Rational Maps don’t have Levy cycles

Here is a sketch of the following:

Theorem. The rational functions doesn’t have Levy cycles.

Proof. Suppose it does and denote by \Gamma the corresponding Levy cycle. Choose \gamma_1,\gamma_2,\ldots, \gamma_n the geodesics representatives in \Gamma. Then the map f: \bar{C}-f^{-1}(P_f) \to \bar{C}-P_f is the covering map, hence a local isometry and preserves the distances locally. Therefore

l_{\bar{C}-f^{-1}(P_f)} (\gamma'_i) = l_{\bar{C}-P_f} (\gamma_{i+1}) where \gamma'_i is the component of f^{-1}(\gamma_{i+1}) which is in the same homotpy class with \gamma_i. From the other hand \bar{C}-f^{-1}(P_f) \subset \bar{C}-P_f and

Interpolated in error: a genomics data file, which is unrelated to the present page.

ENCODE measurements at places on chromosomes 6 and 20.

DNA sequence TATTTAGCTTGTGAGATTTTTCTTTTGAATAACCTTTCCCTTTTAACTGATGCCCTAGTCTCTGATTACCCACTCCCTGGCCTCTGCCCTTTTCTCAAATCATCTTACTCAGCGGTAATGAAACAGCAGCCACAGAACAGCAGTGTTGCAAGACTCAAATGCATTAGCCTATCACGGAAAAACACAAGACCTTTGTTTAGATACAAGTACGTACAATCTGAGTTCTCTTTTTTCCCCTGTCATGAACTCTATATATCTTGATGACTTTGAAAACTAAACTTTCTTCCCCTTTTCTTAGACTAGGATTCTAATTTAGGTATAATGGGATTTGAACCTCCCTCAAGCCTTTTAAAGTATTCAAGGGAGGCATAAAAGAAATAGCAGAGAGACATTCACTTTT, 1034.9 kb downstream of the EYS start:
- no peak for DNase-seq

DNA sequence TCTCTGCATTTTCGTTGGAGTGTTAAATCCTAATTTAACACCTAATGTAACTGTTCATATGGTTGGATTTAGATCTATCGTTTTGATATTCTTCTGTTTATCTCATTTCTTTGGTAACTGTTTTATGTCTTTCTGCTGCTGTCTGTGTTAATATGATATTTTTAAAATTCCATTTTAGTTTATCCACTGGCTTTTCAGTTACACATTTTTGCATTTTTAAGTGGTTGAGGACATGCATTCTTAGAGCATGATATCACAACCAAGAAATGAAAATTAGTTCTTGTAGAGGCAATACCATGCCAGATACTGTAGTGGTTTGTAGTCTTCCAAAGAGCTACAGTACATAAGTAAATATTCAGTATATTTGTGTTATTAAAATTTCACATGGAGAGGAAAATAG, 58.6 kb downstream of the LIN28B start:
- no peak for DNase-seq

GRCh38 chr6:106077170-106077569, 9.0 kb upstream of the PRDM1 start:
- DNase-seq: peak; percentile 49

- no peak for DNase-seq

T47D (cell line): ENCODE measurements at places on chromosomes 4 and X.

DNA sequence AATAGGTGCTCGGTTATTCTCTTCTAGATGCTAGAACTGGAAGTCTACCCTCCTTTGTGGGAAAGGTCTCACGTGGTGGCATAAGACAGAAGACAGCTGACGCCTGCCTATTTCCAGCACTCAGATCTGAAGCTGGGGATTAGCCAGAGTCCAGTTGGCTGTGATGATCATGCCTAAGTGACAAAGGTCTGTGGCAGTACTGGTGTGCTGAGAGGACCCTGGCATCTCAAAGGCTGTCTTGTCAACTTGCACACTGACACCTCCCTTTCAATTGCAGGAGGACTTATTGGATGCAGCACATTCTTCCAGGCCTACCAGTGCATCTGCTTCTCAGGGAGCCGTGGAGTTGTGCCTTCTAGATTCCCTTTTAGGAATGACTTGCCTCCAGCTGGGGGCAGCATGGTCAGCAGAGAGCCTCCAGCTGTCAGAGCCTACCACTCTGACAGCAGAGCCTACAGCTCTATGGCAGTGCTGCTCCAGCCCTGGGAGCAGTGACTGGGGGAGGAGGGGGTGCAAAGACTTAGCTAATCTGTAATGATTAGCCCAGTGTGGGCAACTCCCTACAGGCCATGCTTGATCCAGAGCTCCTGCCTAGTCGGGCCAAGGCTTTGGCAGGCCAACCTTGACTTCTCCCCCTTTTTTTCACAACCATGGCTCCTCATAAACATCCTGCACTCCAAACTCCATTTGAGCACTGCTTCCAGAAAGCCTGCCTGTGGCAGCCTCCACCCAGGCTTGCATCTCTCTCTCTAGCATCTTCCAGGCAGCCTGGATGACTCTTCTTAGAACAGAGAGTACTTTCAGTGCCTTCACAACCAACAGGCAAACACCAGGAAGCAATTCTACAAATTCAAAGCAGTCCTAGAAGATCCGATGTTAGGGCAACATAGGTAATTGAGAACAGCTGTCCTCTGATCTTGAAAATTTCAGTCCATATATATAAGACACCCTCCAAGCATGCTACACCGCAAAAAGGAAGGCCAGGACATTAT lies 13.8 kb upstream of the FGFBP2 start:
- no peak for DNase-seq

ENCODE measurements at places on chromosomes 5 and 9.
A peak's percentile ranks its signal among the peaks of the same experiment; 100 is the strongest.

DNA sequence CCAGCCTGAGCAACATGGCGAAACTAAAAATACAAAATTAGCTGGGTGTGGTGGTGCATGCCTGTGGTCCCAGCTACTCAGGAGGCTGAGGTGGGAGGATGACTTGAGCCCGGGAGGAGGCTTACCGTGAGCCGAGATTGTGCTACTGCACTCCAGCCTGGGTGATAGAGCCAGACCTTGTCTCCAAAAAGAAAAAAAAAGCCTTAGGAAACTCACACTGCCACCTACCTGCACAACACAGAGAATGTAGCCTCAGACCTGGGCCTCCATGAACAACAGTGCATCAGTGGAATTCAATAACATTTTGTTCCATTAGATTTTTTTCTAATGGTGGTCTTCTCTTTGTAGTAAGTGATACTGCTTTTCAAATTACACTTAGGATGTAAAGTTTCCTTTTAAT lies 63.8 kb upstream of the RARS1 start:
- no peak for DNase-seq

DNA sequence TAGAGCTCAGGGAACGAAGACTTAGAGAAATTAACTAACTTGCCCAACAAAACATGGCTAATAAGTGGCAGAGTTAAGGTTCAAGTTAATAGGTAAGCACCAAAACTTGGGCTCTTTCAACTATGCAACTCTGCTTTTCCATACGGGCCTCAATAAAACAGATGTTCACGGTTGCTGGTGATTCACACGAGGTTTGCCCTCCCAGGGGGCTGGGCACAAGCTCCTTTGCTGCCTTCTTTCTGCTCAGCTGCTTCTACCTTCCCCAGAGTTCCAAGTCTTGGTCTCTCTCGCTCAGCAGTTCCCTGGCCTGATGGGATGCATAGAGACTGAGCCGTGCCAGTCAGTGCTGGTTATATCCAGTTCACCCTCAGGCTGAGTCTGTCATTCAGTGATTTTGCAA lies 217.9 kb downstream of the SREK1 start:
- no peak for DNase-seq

l_{\bar{C}-P_f} (\gamma_{i+1}) =  l_{\bar{C}-f^{-1}(P_f)} (\gamma'_i)  >  l_{\bar{C}-P_f} (\gamma_i) and we get that each \gamma_i is strictly shorter than \gamma_{i+1}, which is impossible.

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